I now have about 13 gluten cookbooks/informational books, and each day newer recipes are being developed that are simply wonderful. Donna Washburn and Heather Butt, and Michael Eberhart's (SureTalent) books) are excellent.

And let's not foget the older standby recipes...Carol Fenster and Bette Hagman...thank you, ladies!

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Ginsou,

I recently received Annalise Roberts Baking Classics and would love to know which recipes you have found to be good. So far, I 've just tried the French/Italian Bread recipe, but it doesn't compare with Bette Hagman's. It's a shame to waste a lot of good ingredients so I try to share with others what I have found that works. I saw her chocolate chip cookies featured in Gourmet, too. Authentic Foods brown rice flour (which she recommends) is not easily found around here, so I don't use my supply unless it's a recipe someone else has tried. Thanks for your help. :)

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The chocolate chip cookie recipe is on page 89 of Gluten-Free Baking Classics....the photo of the finished product is on the back cover. I used ordinary brown rice flour that I purchased at Vitamin Cottage. Many recipes in this book use millett flour, which I just ordered from Bob's Red Mill. Brown rice flour can also be ordered from Bob's Red Mill. I have other cc cookie recipes that I will also try. I've found that using liquid canola oil is not working out for me in making cookies....Spectrum seems to be the best for me.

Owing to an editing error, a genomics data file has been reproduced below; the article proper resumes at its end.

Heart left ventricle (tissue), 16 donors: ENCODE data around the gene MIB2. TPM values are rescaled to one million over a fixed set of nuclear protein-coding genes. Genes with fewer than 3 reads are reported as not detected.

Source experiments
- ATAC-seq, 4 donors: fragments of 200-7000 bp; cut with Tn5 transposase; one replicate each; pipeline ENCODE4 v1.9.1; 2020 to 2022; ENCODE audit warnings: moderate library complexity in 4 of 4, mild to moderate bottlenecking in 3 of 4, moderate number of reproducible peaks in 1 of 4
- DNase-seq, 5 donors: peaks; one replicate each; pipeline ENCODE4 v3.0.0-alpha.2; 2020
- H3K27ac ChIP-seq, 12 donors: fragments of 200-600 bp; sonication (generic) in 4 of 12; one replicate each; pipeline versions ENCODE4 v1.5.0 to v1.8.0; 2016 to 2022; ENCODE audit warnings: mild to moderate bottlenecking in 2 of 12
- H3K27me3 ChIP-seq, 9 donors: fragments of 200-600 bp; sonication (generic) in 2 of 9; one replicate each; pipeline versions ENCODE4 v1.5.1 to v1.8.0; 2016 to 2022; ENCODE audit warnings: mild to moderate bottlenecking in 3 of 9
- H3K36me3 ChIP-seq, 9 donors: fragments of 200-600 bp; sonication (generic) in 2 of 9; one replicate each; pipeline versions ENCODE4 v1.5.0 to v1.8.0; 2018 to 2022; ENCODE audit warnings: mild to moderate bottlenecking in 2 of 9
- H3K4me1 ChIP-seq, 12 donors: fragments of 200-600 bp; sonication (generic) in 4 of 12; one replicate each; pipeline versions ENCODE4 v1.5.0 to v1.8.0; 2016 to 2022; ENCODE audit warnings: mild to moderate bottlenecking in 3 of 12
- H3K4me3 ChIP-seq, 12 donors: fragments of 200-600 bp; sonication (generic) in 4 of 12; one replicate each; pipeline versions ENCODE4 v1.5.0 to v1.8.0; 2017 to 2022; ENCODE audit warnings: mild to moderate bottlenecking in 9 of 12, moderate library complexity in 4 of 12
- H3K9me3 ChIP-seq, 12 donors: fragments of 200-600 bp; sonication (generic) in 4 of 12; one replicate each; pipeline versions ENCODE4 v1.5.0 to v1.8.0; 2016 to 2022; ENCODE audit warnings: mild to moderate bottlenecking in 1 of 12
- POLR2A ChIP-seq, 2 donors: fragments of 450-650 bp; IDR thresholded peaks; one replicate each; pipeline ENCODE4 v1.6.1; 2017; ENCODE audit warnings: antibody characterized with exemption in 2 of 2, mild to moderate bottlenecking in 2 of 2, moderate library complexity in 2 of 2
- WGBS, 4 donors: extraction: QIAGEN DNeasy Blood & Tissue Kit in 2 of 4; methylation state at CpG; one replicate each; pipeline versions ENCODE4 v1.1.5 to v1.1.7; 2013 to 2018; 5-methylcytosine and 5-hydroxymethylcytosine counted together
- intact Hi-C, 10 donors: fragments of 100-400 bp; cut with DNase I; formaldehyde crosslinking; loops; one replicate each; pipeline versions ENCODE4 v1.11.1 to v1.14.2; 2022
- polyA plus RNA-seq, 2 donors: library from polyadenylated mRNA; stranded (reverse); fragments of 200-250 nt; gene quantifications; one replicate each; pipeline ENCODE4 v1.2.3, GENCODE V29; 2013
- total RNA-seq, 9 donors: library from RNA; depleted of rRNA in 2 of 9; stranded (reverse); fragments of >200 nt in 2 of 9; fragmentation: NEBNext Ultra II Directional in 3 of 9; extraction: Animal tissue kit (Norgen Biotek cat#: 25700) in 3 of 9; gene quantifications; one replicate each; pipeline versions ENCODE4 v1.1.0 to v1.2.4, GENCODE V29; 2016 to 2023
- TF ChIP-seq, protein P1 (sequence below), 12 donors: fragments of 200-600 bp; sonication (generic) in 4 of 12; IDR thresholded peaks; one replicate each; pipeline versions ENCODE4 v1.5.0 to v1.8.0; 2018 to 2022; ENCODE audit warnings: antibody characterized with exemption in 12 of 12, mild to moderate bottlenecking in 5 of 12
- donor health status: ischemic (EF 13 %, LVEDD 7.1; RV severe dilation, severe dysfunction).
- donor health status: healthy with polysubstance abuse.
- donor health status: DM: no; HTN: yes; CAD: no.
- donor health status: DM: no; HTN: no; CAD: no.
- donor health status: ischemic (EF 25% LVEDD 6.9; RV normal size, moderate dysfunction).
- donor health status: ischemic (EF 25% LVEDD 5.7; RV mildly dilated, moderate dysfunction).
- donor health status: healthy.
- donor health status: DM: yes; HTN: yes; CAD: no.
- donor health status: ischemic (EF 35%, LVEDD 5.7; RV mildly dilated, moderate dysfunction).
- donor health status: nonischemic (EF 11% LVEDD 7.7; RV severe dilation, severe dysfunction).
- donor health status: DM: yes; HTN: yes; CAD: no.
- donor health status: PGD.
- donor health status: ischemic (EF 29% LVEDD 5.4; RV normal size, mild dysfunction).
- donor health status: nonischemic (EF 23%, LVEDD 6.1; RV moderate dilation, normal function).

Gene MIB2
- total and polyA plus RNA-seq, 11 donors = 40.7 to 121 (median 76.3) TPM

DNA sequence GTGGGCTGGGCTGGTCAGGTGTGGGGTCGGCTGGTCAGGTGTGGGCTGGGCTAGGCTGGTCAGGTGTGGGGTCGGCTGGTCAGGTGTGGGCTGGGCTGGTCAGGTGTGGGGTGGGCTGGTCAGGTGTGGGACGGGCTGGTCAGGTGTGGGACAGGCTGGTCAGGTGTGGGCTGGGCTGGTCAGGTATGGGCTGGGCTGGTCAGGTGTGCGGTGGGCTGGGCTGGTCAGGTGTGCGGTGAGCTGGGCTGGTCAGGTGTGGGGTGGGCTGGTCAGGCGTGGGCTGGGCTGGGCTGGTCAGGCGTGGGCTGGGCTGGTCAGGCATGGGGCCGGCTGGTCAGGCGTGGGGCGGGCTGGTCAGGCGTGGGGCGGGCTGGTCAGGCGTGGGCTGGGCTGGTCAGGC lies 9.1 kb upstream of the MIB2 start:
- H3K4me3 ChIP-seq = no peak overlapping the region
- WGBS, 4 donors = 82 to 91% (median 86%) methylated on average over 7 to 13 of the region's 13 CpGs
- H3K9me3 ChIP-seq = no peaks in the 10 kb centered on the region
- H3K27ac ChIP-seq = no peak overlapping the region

I also just received this book, so haven't tried any other recipes yet. Next on my "gotta have" list is a good lemon pudding cake.

I've also had good luck with some Bette Hagman recipes.

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I have the Baking Classics, too, its the only gluten-free book i've bought so far - i'm kinda limited since I cant do dairy either. However, I did the chocolate chip cookies, with the flour mail-ordered from amazon (ouch, shipping costs more than the flour), and I LOVED them - I swear I've never enjoyed a cookie so much! i always kinda had a distaste for wheat anyways. Kids loved them, hubby didnt like them (slightly crumby still, but i like crunchy cookies)

I tried the Rustic flat bread - I let it rise in too hot an oven, and it fell some during baking, but I still LOVED the flavor! My kids liked it too, even tho my husband didnt.

I also made the cranberry bread, which I thought was no wheres near as good as my old cranberry bread, but the family ate it. Finally I tried the walnut bread, which was fairly tasty warm, but the leftovers were thrown out . . .

Now i'm off rice, too, which makes it all harder. I might try a few recipes using millet flour instead of rice, we'll see.

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Now i'm off rice, too, which makes it all harder. I might try a few recipes using millet flour instead of rice, we'll see.

I stopped using rice flour once I tried millet, sorghum, buckwheat, bean flours, and a few others. No grittiness, better taste, better texture. I hadn't noticed the grittiness of rice flour much at all until I tried the others though. Then it was readily apparent.

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I guess I will try using less butter. No matter how great shortening is in baking, I'd personally have my cookies look horrible than us it. The thought of it makes me sick to my stomach--but as my DH says-I'm really weird :rolleyes: Thanks for all your suggestions!